A stone worn by a woman to prevent a miscarriage (Rashi, Shabbat 66b).


A weight equivalent to that of the tekumah stone, which is purported to have a similar positive effect (ibid.).


The Maggid Mishneh states that, in contrast to Rashi's view, according to the Rambam, an amulet that healed one person three times is not considered to have proved its efficacy.


At the outset, however, one is forbidden to go out wearing such an amulet.


I.e., the amulet is considered to be an ornament, like a piece of jewelry.


There is no obligation to wear tefillin on the Sabbath, and we are therefore forbidden to wear them in most circumstances. (See Halachah 23 with regard to the exceptions.) Nevertheless, since they are worn as a garment, a person is not liable for wearing them.


Rashi (Shabbat 60a) gives two rationales for this ruling:

a) The Jerusalem Talmud states that a person who wears only one shoe will be suspected of carrying the other in his cloak.

b) Wearing one shoe may arouse the attention of others and cause them to mock him. We fear that in such a situation the person will remove the sandal that he is wearing and carry it.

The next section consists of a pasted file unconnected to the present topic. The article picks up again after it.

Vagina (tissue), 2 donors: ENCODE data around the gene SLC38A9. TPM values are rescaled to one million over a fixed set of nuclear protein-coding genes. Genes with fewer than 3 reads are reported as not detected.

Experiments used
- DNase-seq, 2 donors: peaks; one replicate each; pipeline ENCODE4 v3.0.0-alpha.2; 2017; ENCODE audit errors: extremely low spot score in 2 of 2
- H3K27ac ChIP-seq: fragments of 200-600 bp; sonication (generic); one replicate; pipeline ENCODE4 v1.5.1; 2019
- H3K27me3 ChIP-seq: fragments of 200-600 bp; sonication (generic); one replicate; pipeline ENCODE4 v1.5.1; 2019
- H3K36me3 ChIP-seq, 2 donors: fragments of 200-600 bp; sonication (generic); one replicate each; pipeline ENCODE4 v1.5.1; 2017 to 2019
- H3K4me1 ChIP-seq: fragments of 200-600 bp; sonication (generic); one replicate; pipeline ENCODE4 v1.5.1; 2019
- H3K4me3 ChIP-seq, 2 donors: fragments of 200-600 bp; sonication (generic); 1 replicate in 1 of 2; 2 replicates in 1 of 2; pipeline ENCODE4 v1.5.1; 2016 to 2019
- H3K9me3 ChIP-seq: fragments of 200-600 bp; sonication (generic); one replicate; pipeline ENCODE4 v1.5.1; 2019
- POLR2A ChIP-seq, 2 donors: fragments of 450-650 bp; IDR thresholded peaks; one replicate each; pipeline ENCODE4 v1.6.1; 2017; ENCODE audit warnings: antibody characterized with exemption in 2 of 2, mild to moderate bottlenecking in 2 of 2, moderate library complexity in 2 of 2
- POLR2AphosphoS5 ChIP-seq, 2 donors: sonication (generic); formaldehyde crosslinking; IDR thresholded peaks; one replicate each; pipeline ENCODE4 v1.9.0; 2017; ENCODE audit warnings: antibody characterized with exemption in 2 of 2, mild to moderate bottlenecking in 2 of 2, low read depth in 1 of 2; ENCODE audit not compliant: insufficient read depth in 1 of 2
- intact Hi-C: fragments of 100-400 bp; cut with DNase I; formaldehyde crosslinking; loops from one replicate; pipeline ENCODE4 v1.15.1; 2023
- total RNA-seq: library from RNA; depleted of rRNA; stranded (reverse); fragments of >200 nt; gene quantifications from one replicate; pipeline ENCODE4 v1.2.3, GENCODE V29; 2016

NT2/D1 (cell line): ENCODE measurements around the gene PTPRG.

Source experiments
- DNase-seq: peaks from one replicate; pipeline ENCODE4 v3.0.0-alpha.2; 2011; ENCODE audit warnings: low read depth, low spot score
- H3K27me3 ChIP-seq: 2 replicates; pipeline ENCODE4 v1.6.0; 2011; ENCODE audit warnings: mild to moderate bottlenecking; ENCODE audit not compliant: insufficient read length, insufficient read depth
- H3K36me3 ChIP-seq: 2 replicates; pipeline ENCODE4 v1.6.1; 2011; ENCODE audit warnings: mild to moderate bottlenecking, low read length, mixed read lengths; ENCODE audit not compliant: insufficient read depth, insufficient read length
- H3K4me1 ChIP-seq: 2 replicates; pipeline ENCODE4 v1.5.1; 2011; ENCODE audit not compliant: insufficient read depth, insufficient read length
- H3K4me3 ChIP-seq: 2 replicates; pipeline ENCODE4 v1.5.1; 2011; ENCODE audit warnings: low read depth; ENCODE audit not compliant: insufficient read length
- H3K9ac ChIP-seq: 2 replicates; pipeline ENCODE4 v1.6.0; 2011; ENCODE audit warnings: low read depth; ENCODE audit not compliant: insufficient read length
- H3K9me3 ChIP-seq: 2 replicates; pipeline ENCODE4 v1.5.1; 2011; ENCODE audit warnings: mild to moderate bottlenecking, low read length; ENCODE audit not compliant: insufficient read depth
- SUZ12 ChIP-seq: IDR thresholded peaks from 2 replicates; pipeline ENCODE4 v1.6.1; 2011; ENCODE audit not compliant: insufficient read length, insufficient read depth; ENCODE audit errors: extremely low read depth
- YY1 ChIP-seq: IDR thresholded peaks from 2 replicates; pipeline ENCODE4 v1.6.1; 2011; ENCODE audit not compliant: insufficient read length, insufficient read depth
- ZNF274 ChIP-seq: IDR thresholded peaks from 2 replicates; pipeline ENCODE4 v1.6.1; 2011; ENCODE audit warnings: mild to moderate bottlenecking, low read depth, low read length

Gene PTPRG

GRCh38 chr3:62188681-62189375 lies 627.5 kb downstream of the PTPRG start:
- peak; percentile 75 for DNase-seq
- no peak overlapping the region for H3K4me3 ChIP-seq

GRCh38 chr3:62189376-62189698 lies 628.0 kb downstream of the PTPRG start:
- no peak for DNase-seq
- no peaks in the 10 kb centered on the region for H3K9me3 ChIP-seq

It is questionable whether the Rambam accepts the latter rationale. Although Rashi suggests that it applies with regard to several of the items mentioned in the previous halachot, the Rambam does not mention it - neither in this chapter nor in his Commentary on the Mishnah.


This is the simple interpretation of the word קטן. Note, however, the commentary of Rashi on Shabbat 141b, where he interprets the term as referring to a small adult. Since the obligation of a child is Rabbinic in origin, the Sages would not enforce any further safeguards on his conduct.


The rationale is that the sandal may fall off and the child might carry it in the public domain.


Rashi interprets the Talmud (loc. cit.) as referring to a torn sandal.


Lest the sandal prove uncomfortable and the woman carry it.


Our translation is based on the Rambam's Commentary on the Mishnah (Shabbat 6:8). Shabbat 66b offers three different Aramaic interpretations of this term. These interpretations, in turn, are understood differently by the later commentaries.